A new variant of the Cryptomix Ransomware has been discovered that appends the .BACKUP extension to encrypted files, changes the contact email, and provides a different ransom note message.
This week we saw the release of new decrypters for Magniber, LockCrypt, and WhiteRose. The other big news is that addition of ransomware detection and file restore in Office 365. Otherwise, it has mostly been small variants that were released this week.
It was mostly small variants released this week. We did have a new Cryptomix variant released, a wiper called UselessDisk disguised as a ransomware, and a strange report that Boeing had been infected with WannaCry. Overall, though, it has been a slow week.
Today MalwareHunterTeam discovered a new variant of the Cryptomix Ransomware that appends the .MOLE66 extension to encrypted files, changes the contact email, and slightly changes the ransom note's name. In the past, we used to see new variants a few times a month, but this time it has been almost 2 months since the previous variant.
Michael Gillespie discovered a new Cryptomix variant uploaded to ID-Ransomware this week. Today, I was able to find a sample so we can see what has changed. For the most part, it is the same as previous variants except it now appends the .SERVER extension to encrypted files and changes the contact emails used by the ransomware.
Looks like even ransomware developers take time off for the holidays as there was not much activity over the past couple of weeks. We have seen mostly new variants being release, with the biggest being CryptoMix. Otherwise, just a few small in development ransomwares being released.
This week was mostly about in-dev ransomware or new variants of older ransomware being released. The biggest news was the File Spider Ransomware campaign that was targeting countries in the Balkans. The other big news is the entire California voters database being leaked on the Internet and held for ransom.
It has been a busy ransomware week with lots of small and some bigger variants released. This week we had a new CryptoMix, a new BTCWare, and a few new malspam campaigns for GlobeImposter and Sigma. Even better, we had a few new and updated decryptors released so that people can recover their files for free.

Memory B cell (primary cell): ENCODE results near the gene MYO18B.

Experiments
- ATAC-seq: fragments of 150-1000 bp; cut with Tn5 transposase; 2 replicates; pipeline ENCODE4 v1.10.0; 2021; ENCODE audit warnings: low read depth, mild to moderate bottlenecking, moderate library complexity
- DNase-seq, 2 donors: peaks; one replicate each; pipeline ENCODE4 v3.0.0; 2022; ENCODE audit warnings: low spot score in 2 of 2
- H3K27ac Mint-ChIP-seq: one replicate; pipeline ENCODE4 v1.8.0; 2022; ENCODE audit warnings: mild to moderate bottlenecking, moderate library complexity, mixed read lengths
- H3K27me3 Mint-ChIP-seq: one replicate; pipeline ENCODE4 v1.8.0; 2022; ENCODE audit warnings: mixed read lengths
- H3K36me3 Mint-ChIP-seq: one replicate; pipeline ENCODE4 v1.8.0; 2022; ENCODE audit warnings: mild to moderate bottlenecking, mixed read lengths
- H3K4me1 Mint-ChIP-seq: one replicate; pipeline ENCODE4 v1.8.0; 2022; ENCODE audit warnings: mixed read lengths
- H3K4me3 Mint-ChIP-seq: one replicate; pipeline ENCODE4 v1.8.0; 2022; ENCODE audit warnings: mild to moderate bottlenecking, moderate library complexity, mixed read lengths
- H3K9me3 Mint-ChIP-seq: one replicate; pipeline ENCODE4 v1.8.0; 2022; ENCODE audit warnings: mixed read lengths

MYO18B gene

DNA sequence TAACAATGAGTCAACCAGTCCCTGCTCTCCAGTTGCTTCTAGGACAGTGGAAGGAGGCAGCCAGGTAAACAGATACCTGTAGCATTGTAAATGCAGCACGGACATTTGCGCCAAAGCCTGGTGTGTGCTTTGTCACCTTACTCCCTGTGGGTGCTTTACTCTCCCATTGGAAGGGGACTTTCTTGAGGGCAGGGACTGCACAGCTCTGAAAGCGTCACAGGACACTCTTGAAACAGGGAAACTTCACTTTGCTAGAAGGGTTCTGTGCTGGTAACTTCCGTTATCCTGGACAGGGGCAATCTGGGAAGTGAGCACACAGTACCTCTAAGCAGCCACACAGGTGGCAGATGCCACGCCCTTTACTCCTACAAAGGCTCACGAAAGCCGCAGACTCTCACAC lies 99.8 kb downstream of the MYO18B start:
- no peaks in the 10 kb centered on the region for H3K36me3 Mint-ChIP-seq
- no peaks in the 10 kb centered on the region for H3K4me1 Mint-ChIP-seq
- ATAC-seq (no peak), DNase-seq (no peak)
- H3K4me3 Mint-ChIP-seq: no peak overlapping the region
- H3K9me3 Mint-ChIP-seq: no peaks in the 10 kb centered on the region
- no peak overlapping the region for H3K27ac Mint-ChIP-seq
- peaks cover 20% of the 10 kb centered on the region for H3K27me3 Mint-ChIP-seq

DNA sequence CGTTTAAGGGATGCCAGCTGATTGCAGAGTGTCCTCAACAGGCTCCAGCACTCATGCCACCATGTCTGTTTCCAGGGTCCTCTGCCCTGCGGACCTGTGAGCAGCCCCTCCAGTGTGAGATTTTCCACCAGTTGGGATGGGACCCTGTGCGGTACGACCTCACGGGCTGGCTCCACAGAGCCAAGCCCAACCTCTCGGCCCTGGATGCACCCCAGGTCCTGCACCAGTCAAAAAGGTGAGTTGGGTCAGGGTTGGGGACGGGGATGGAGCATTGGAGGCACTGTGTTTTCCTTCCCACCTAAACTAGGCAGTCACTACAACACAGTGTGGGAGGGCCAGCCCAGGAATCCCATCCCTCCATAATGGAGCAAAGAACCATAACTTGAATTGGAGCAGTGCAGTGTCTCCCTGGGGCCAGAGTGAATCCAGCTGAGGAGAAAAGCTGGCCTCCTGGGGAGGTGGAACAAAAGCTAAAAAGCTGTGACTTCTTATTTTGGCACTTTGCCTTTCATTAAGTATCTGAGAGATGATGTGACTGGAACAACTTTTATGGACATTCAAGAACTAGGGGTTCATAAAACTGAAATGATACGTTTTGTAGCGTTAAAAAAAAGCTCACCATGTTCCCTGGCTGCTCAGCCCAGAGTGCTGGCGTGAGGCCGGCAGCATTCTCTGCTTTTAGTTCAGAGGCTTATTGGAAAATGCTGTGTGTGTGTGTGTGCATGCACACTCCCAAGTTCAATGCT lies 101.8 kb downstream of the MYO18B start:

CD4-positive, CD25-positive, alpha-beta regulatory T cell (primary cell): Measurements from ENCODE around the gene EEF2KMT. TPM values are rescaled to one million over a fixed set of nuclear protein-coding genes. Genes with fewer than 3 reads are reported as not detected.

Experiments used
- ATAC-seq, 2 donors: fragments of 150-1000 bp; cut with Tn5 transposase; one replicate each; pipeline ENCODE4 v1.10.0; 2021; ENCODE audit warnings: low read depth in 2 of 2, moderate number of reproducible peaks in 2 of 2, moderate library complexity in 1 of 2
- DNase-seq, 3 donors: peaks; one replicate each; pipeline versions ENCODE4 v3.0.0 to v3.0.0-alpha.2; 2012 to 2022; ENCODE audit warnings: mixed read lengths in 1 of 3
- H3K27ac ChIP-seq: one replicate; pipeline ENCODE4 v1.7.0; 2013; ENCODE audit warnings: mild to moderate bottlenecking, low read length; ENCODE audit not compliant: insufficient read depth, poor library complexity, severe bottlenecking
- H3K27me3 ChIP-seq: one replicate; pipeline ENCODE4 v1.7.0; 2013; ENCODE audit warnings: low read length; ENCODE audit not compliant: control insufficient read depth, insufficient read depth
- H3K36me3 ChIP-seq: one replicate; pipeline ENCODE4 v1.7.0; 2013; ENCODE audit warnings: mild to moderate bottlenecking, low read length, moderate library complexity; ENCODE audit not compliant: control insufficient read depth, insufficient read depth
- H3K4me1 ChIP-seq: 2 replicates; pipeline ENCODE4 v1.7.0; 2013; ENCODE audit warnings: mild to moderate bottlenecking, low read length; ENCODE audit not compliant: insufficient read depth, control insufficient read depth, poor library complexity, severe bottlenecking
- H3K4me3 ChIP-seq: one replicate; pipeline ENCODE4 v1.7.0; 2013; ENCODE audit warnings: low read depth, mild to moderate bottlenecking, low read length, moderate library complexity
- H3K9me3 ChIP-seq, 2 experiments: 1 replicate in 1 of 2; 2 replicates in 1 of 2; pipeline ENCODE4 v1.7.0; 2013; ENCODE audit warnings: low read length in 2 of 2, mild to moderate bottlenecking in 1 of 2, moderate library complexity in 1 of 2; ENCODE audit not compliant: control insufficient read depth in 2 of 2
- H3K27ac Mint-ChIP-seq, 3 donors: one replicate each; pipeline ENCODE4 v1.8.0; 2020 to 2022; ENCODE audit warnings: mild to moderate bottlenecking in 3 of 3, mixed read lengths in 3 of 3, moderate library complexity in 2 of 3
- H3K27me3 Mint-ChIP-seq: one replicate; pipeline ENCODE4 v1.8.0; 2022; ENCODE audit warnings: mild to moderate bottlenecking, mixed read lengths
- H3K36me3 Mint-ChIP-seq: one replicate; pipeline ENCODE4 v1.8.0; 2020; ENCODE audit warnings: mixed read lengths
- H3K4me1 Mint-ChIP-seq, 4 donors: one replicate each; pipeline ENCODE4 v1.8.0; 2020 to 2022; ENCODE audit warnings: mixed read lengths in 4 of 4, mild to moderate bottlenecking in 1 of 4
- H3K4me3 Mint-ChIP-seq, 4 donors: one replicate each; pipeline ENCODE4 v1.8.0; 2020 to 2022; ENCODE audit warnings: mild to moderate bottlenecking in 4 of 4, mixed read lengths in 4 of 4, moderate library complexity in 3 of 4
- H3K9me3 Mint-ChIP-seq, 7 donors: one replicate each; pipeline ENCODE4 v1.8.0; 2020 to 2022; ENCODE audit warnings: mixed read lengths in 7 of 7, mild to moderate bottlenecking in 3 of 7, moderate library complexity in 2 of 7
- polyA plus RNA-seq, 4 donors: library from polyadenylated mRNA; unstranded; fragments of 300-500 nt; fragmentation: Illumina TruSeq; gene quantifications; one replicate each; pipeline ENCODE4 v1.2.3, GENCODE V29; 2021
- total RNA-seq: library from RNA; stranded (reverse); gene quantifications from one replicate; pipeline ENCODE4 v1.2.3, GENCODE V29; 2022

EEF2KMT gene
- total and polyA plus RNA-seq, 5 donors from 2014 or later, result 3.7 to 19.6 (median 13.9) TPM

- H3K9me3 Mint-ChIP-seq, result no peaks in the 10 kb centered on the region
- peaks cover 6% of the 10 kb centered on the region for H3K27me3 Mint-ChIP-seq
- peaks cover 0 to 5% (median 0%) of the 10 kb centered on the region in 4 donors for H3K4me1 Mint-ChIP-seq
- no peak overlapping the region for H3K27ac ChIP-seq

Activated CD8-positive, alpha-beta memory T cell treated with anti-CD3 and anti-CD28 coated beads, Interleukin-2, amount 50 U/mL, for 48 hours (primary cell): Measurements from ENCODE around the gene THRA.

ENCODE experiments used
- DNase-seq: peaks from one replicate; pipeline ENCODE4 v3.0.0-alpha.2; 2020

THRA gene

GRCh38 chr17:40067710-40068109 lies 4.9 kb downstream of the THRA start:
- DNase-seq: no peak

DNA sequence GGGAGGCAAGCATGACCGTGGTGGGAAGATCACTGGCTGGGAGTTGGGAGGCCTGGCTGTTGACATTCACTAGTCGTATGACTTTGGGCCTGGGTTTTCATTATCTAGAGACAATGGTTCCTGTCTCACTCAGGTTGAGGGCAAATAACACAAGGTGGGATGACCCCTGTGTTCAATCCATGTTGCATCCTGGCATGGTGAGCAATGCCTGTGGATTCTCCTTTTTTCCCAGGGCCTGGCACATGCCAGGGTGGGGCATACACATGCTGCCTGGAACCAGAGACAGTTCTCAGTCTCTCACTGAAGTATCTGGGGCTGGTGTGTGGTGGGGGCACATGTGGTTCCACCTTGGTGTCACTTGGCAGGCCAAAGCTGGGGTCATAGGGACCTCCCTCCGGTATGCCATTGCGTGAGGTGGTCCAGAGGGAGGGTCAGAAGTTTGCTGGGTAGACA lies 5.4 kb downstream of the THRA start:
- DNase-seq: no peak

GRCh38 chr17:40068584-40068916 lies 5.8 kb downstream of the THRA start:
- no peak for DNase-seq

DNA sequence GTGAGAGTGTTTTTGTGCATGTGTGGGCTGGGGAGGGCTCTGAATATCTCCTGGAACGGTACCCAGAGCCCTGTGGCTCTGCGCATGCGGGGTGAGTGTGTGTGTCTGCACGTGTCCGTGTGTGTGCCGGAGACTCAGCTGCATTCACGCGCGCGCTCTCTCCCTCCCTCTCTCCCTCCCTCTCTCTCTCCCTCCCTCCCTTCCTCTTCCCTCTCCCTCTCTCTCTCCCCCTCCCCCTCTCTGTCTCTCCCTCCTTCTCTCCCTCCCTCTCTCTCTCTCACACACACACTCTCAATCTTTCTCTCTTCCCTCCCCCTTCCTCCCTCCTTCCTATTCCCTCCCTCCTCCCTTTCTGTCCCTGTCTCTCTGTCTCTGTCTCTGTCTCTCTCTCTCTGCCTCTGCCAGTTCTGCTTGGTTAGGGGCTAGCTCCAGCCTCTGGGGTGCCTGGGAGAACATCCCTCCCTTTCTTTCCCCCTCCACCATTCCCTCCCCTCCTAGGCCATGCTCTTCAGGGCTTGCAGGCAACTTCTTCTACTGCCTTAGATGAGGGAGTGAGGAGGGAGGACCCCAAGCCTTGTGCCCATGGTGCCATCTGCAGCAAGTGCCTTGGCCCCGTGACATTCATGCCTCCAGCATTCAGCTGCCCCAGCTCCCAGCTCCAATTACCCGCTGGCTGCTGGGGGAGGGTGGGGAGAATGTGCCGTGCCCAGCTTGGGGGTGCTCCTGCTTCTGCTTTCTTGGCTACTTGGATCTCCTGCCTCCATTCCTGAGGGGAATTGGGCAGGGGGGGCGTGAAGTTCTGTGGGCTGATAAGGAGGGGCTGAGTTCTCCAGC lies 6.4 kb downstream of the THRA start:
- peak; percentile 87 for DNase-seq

A new variant of the CryptoMix ransomware was discovered today that appends the .TEST extension to encrypted files and changes the contact emails used by the ransomware. This article will provide information what changes were made in this new version.
This week was for the most part only small variants released. Of particular interest is the release of two CryptoMix variants and a in-development ransomware that is specifically targeting the J.Sterling Morton high school students through a fake student survey.
A new CryptoMix Ransomware variant was discovered that appends the .0000 extension to encrypted files and changes the contact emails used by the ransomware. This article will provide a brief description on the changes in this variant.
Like usual, this week has been dominated mostly by small variants that most likely will never make it into distribute. We did, though, see a new CryptoMix and Locky variant released, that are actively distributed. The biggest news was the discovery of a new Android ransomware called DoubleLocker.
A new variant of the CryptoMix ransomware that is appending the .x1881 extension to encrypted file names. It's has been about three weeks since a new CryptoMix variant was released, which is quite long for this family of ransomware.
Today, I discovered a new variant of the CryptoMix ransomware that is appending the .SHARK extension to encrypted file names. This family of ransomware usually releases a new version almost every week, if not sooner, so it is a bit surprising to see them take almost three weeks to release this variant.
This week has seen a big push by Locky using numerous distribution campaigns to try and claim a spot with the big boys. Other than the normal releases of small ransomware creations, we also saw the RIG exploit kit pushing the Princess Ransomware.